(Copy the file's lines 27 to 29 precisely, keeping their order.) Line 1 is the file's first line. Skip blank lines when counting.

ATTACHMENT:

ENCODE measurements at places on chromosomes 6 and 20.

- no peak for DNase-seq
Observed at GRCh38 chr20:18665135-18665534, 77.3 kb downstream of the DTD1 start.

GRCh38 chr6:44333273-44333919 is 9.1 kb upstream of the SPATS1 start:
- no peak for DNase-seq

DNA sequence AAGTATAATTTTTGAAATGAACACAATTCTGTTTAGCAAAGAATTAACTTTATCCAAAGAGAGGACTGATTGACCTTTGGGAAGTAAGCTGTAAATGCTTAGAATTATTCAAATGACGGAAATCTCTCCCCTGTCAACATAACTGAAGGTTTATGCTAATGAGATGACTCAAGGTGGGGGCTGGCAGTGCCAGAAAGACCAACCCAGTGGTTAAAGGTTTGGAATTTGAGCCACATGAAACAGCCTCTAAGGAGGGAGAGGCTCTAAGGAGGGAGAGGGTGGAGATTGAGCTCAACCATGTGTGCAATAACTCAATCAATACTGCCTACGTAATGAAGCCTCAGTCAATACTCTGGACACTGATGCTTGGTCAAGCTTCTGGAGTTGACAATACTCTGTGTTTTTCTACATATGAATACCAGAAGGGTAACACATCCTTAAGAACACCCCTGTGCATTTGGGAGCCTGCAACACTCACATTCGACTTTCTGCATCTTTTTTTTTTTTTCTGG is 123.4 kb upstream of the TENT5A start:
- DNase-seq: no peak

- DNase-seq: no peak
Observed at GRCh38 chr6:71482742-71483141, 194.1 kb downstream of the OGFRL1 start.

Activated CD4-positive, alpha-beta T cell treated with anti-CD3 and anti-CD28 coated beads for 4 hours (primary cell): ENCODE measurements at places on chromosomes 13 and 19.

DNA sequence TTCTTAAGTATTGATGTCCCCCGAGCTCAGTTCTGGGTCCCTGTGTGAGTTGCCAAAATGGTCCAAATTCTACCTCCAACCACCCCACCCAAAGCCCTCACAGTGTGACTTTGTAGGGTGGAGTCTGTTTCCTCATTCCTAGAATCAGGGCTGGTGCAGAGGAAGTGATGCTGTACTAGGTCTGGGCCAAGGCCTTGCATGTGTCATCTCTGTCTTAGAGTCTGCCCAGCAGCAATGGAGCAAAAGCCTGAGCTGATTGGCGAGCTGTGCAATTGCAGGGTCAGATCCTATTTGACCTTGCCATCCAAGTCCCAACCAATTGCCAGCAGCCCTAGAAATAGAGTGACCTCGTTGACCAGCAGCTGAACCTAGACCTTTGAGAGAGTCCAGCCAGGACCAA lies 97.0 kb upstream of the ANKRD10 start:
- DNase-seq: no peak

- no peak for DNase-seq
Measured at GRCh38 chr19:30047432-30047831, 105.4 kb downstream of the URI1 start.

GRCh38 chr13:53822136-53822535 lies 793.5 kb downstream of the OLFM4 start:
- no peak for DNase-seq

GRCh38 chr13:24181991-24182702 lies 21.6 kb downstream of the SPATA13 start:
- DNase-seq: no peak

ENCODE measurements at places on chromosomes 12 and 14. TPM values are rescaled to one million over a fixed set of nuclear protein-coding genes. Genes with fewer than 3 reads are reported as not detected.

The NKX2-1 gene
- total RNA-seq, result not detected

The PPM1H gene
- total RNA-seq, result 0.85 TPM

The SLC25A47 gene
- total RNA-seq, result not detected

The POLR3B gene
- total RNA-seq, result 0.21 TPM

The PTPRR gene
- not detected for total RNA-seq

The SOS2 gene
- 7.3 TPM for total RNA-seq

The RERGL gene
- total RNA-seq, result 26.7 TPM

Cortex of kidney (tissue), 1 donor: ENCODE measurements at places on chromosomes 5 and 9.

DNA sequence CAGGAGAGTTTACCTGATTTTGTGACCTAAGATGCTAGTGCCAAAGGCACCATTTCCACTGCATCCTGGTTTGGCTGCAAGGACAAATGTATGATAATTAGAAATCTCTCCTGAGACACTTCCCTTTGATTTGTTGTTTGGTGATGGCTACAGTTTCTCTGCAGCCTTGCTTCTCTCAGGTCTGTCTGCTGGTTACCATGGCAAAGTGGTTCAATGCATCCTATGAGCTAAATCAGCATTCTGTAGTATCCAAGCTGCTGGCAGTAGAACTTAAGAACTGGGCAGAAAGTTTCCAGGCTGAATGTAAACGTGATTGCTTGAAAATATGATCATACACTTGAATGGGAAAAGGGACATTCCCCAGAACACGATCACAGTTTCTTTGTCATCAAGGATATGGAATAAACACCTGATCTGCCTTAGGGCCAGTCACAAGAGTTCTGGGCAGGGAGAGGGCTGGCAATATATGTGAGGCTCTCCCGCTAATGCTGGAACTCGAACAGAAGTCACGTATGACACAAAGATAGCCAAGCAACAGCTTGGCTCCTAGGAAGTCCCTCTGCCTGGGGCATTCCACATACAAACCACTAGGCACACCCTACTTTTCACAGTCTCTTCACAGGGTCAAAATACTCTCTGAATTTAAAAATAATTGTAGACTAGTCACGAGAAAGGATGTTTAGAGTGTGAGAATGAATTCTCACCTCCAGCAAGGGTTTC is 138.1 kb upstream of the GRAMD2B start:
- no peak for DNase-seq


- total RNA-seq, result 0.21 TPM

The PTPRR gene
- not detected for total RNA-seq